The recapitulation theory is one that finds much support in patristic literature, and especially that of Irenaeus.  According to the Oxford Dictionary of the Christian Church Irenaeus saw the atonement as “both as the restoration of fallen humanity to communion with God through the obedience of Christ and as the summing-up of the previous revelations of God in past ages in the Incarnation[1].”  In this theory Christ went through all the stages of the life of Adam.  This experience included experiencing sin.

In his timeless work, Against Heresies, Irenaeus writes,” It was necessary, therefore, that the Lord, coming to the lost sheep, and making recapitulation of so comprehensive a dispensation, and seeking after His own handiwork, should save that very man who had been created after His image and likeness, that is, Adam, filling up the times of His condemnation, which had been incurred through disobedience,—[times] “which the Father had placed in His own power[2].”  In the book of 1 Corinthians the Apostle Paul describes the Lord Jesus Christ as the new Adam who completed what the first failed to do.  The passage in question is 1 Corinthians 15:45 which states, “And so it is written, the first man Adam was made a living soul; the last Adam was made a quickening spirit[3].”  Christ and Adam were created by supernatural means, were tempted by Satan, but one succumbed and the other overcame sin and was crucified.  Through the life, death, burial, and resurrection humanity now has a second chance[4].

This theory is very interesting and its importance within the context of church history cannot be understated.  The theory was developed in an effort to combat the Gnostics who were gaining much influence[5].  It brought to mind the reality of the incarnation, and what had to take place for the salvation of mankind.

Though it did much to emphasize the humanity of Christ there was not much emphasis on his death.  This is important because without the death of Christ we are still in sin.  This is emphasized by Hebrews 9:22 which states, “In fact, according to the law of Moses, nearly everything was purified with blood. For without the shedding of blood, there is no forgiveness[6]”.  To be fair the priority of Irenaeus was to emphasize that Christ was flesh and blood and not just a spirit.  Another part of the theory states that Christ experienced everything Adam did including sin and old age[7].  The scriptures tell us that Christ was sinless, but the theory states he experienced the weight of the sin on the cross.  How about old age?  The Genesis account informs us that Adam lived to be over 900 years old, but we can deduct from scripture that Christ died when he was around 33 years of age.  Tough there are some flaws in the theory it was vital in combating the Gnostics, but it is not the biblical option of the atonement.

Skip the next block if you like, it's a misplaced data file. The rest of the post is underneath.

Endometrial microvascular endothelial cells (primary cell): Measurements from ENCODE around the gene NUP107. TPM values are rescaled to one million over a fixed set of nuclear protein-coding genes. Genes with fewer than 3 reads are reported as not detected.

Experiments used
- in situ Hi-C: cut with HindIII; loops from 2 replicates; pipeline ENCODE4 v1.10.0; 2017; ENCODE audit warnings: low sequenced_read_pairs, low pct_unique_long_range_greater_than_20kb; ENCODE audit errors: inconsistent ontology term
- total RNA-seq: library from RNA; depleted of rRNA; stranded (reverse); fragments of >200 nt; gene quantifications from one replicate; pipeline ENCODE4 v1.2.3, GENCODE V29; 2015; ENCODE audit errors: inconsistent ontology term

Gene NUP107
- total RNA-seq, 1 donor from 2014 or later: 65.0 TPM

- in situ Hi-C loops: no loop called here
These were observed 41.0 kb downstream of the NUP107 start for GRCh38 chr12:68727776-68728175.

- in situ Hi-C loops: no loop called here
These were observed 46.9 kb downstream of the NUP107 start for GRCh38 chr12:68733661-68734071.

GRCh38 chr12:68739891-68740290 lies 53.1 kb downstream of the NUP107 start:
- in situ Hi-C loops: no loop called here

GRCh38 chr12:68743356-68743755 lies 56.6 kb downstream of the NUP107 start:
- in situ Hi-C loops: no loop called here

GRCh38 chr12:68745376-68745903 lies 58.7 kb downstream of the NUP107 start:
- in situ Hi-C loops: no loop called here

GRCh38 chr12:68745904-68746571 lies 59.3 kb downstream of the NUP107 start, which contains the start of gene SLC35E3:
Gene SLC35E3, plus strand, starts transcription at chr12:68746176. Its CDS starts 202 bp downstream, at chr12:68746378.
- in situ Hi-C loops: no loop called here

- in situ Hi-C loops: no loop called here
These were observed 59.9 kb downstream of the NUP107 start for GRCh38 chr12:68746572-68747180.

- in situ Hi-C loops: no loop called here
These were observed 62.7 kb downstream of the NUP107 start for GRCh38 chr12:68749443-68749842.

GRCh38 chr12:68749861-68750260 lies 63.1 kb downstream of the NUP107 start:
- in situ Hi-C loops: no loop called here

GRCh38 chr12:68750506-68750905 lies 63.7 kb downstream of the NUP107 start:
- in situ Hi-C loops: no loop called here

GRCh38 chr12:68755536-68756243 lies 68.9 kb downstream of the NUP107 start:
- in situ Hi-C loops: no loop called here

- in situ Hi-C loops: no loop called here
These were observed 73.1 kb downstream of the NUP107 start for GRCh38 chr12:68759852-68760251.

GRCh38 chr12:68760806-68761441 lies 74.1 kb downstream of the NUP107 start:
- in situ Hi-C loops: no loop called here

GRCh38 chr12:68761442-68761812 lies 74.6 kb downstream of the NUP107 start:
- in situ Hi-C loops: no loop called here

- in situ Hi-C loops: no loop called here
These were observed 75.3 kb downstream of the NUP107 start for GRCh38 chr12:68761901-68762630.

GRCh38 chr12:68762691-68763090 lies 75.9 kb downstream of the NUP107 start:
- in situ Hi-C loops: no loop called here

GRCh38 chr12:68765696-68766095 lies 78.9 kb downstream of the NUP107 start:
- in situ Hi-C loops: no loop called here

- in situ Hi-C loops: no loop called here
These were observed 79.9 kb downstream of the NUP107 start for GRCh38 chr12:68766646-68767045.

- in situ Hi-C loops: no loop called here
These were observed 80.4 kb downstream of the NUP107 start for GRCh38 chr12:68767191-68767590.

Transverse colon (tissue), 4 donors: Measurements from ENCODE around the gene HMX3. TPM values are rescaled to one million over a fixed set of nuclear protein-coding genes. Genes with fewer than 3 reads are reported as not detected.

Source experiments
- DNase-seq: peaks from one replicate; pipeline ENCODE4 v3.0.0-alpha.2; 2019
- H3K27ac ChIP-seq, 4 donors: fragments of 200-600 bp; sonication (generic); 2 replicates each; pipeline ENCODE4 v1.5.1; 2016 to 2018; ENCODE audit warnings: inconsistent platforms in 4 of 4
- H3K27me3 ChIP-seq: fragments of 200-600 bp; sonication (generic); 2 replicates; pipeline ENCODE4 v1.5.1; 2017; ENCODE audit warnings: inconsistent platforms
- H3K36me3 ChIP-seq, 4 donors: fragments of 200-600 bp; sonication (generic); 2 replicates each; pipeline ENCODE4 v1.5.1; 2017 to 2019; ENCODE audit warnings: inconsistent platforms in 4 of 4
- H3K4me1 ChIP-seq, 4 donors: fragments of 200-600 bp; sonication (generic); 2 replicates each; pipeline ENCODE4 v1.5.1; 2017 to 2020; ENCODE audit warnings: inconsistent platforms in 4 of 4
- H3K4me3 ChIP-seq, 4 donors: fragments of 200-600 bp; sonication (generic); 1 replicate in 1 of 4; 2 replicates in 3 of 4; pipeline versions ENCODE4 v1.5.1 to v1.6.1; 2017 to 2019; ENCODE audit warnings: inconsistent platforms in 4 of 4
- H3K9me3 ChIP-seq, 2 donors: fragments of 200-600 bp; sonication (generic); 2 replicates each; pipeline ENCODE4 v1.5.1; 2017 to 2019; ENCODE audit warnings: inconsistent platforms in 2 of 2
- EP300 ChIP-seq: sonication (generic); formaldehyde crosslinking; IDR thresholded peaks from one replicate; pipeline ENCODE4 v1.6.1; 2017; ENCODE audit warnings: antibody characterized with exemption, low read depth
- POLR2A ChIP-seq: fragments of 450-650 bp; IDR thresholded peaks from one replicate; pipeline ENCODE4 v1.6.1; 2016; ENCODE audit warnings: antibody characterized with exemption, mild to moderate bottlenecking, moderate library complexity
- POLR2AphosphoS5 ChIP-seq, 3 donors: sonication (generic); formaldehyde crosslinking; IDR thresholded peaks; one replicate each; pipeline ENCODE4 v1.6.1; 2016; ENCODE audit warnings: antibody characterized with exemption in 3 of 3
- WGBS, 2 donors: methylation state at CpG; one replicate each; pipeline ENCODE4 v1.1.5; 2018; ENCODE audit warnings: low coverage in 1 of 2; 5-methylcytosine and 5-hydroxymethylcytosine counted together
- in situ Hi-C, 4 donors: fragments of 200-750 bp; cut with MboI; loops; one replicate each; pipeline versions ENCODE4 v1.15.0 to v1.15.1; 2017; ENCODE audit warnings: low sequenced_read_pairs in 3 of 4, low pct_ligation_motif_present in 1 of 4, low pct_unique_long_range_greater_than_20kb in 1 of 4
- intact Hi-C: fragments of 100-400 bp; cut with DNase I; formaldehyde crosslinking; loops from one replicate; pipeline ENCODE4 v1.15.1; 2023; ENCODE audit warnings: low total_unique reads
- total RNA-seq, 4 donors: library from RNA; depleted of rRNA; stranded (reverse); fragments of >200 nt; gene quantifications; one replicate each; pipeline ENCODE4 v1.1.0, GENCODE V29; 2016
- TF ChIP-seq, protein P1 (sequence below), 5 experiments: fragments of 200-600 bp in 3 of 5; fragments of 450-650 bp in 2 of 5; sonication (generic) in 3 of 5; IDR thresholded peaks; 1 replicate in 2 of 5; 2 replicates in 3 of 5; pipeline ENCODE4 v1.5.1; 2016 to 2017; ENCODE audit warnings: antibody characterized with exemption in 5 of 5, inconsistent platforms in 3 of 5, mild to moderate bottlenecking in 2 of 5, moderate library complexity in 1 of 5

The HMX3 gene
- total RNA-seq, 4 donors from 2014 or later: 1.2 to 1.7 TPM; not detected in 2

[1] Cross, F. L., & Livingstone, E. A. (Eds.). (2005). In The Oxford dictionary of the Christian Church (3rd ed. rev., p. 1380). Oxford; New York: Oxford University Press.

[2] Irenaeus of Lyons. (1885). Irenæus against Heresies. In A. Roberts, J. Donaldson, & A. C. Coxe (Eds.), The Apostolic Fathers with Justin Martyr and Irenaeus (Vol. 1, p. 455). Buffalo, NY: Christian Literature Company.

[3] 1 Corinthians 15:45 (King James Version).

[4] E. Ferguson, Evangelical Dictionary of Theology, 2nd ed, ed. Walter Elwell (Grand Rapids, MI: Baker Academic, 2001), 992.

[5] Everett Ferguson, Church History:  From Christ to the Pre-Reformation, 2nd ed (Grand Rapids, MI: Zondervan, 2013), 105.

[6] Hebrews 9:22 (New Living Translation).

[7] Walter A. Elwell, ed., Evangelical Dictionary of Theology, 2nd ed (Grand Rapids, MI: Baker Academic, 2001), 129.

Advertisements

2 thoughts on “Theories of Atonement: Recapitulation Theory

  1. Great piece on this idea from the Patristics. I love the theology from this period, it reflect the early church struggling to provide some level of coherence to the core ideas that become more evident in later church thinking. Thanks for this very well written post.

    Liked by 1 person

Leave a Reply

Fill in your details below or click an icon to log in:

WordPress.com Logo

You are commenting using your WordPress.com account. Log Out / Change )

Twitter picture

You are commenting using your Twitter account. Log Out / Change )

Facebook photo

You are commenting using your Facebook account. Log Out / Change )

Google+ photo

You are commenting using your Google+ account. Log Out / Change )

Connecting to %s